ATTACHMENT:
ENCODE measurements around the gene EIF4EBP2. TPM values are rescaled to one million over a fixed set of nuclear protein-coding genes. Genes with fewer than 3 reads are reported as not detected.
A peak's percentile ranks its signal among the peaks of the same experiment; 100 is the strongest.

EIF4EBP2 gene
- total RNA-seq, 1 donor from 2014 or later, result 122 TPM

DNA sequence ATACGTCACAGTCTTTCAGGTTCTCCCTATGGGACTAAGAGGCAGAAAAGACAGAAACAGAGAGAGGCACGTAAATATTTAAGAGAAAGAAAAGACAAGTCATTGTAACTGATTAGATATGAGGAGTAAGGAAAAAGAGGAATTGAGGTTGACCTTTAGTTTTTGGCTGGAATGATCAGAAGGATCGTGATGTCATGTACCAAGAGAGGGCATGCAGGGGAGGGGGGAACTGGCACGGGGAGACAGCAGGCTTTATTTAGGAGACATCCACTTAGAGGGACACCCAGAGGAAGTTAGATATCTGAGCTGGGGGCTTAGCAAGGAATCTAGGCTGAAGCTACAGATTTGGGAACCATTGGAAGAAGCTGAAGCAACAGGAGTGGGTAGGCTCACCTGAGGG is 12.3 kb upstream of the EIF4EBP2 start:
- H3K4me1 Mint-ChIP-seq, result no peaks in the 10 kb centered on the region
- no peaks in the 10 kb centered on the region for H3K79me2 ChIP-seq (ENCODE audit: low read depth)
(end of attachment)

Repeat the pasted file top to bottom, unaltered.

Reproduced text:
ENCODE measurements around the gene EIF4EBP2. TPM values are rescaled to one million over a fixed set of nuclear protein-coding genes. Genes with fewer than 3 reads are reported as not detected.
A peak's percentile ranks its signal among the peaks of the same experiment; 100 is the strongest.

EIF4EBP2 gene
- total RNA-seq, 1 donor from 2014 or later, result 122 TPM

DNA sequence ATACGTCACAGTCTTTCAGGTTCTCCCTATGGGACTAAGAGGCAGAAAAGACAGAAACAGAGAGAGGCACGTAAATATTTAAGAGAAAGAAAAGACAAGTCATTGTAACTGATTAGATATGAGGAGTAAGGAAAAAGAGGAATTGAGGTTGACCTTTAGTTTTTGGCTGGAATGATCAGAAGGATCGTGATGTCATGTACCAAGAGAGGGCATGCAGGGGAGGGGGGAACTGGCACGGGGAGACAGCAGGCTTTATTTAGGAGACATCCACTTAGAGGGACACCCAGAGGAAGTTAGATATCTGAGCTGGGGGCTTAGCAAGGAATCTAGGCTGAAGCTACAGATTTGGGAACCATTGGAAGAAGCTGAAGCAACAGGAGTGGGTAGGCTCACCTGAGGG is 12.3 kb upstream of the EIF4EBP2 start:
- H3K4me1 Mint-ChIP-seq, result no peaks in the 10 kb centered on the region
- no peaks in the 10 kb centered on the region for H3K79me2 ChIP-seq (ENCODE audit: low read depth)